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Special Topics in Forensic Economics

Paper Session

Saturday, Jan. 5, 2019 2:30 PM - 4:30 PM

Atlanta Marriott Marquis, International 4
Hosted By: National Association of Forensic Economics
  • Chair: Lane Hudgins, Lane Hudgins Analysis

Business Strategy and Firm Location Decisions: Testing Traditional and Modern Methods

Patrick L. Anderson
Anderson Economic Group


For nearly a century, economists have relied upon the neoclassical principle of a profit-maximizing firm. Challenges to this principle have recently arisen: the theory of the value-maximizing firm, and machine learning methods. We make use of an unusual natural experiment, and extensive data, to empirically compare the predictive power of both traditional and modern methods.
We proceed with:
1. Outline competing models of business decisions from both traditional, and modern, approaches: expert judgment; an income model of a profit-maximizing firm; a suite of machine learning models; and a recursive model of a value-maximizing firm.
2. Assemble data on costs, productivity, workforce, transit, and other factors for over 50 large North American cities.
3. Empirically test these approaches against each other, to determine which best explains the selection of 20 cities by Amazon Inc. for its HQ2.
We observe that expert judgment, of the type traditionally performed by business economists, outperformed a suite of machine learning models--even though these supervised learning models benefited from data unavailable to the experts. Indeed, some machine learning models performed worse than a coin flip. Second, we found that the novel model of a value-maximizing firm slightly outperformed an income model using exactly the same underlying data, and captured valuable insights that the traditional model missed. Based on these results, we recommend that business economists consider value methods for business strategy decisions. We also warn against the naive reliance on machine learning methods, particularly when the potential costs of errors are high. Finally, for forensic economists, we note frontier areas where the growth of machine learning methods will produce challenges in future practice.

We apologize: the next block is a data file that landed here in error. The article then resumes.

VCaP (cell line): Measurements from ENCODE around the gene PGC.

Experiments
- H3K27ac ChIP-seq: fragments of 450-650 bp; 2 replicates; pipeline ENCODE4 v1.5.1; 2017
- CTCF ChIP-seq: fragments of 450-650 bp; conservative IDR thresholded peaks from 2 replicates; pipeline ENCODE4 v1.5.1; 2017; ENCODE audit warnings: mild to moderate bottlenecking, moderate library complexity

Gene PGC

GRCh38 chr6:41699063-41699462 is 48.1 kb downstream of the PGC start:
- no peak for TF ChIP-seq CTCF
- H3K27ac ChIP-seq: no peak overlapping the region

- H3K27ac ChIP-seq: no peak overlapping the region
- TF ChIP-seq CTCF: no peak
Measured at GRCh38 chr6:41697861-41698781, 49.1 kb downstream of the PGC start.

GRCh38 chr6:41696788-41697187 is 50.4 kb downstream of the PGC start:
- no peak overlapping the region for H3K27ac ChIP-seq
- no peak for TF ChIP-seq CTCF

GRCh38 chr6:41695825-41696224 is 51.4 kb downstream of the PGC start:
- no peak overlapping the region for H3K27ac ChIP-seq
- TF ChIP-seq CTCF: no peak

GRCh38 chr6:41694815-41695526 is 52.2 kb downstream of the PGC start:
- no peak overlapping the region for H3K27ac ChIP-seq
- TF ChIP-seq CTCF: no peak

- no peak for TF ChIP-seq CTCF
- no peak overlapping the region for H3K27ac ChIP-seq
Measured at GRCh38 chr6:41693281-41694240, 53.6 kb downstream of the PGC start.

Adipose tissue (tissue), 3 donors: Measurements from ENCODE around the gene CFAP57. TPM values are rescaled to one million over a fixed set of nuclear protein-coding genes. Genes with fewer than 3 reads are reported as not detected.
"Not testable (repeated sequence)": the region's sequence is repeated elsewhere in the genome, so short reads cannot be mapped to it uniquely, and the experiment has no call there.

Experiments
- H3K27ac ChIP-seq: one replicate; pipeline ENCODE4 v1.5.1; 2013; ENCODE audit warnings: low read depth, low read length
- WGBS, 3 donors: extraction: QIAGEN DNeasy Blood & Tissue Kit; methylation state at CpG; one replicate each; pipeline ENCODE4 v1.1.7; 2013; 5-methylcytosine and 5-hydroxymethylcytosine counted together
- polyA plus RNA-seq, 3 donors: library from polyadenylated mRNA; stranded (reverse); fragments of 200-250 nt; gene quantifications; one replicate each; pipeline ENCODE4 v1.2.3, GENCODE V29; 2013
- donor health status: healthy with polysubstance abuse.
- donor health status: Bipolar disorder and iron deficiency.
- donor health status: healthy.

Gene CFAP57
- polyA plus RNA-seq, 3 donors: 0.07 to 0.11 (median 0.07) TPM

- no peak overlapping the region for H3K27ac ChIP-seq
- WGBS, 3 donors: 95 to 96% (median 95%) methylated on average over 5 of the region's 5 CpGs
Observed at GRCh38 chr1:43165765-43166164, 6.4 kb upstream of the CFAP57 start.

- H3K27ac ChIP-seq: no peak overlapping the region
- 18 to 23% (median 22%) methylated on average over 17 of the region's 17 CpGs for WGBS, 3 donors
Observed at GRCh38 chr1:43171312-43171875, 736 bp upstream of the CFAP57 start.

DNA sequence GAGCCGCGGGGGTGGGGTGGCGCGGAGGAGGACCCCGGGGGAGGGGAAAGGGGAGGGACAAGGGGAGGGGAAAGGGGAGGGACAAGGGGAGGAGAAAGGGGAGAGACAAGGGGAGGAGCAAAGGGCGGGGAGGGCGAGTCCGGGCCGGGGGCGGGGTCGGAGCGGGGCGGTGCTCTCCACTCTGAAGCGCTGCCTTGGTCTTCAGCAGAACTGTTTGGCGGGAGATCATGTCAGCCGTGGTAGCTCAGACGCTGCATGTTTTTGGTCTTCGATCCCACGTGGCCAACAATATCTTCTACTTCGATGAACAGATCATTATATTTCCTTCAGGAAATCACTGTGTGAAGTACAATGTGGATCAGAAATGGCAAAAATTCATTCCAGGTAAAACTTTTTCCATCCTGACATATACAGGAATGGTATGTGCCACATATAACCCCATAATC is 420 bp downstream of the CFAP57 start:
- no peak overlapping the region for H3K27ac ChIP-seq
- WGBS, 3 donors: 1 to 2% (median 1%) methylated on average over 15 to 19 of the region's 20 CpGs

Neutralizing the Adverse Effect of State and Federal Income Taxes (due to the Tax Cuts and Jobs Act of 2017) on Lump Sum Awards in Employment Cases

Michael Nieswiadomy
University of North Texas
Thomas Loudat
Economic Consultant


This paper provides a methodology to “gross-up” calculations to determine an award amount when estimated losses are taxable income such as in employment (e.g., wrongful termination, discrimination) and non-physical injury cases. This calculation presents a simultaneity problem wherein the award amount is a function of the income taxes paid and the income taxes paid are a function of the award (plus other income in the year the award is received). This paper makes two contributions. First, it extends existing literature by providing “gross-up” calculations in the context of several real world factors impacting income tax calculations: spousal income, investment income, Social Security and Medicare taxes, and attorney fees in the context of the new tax changes starting in 2018 stemming from the Tax Cuts & Jobs Act of 2017. Second, it provides an estimation process using available spreadsheet functions to iterate a user-friendly solution. We give an example to calculate state and federal income taxes, Social Security and Medicare taxes and the deductibility of attorneys’ fees to determine an award amount.

JEL Codes: K13 Forensic Economics; H24 Personal Income and Other Nonbusiness Taxes and Subsidies

Mitigating Future Economic Damages in Disputes Involving Credit Damages

Roman Garagulagian
Forensic Economic Services


Mitigation of economic damages involving credit damage has not been discussed thoroughly among economists. Often, the defense side argues that damages involving loss of interest in the future could be mitigated but the truth is mitigation can happen only under certain circumstances. In this paper we outline the detailed analysis of a hypothetical case involving loss of interest on a loan due to credit damages. We provide a simple calculation on the optimal time for a refinance that is beneficial.

JEL Code: K13 Forensic Economics
A. Frank Adams III
Adams Economic Consulting
Thomas Roney
Economic Consultant
Lane Hudgins
Lane Hudgins Analysis
JEL Classifications
  • K1 - Basic Areas of Law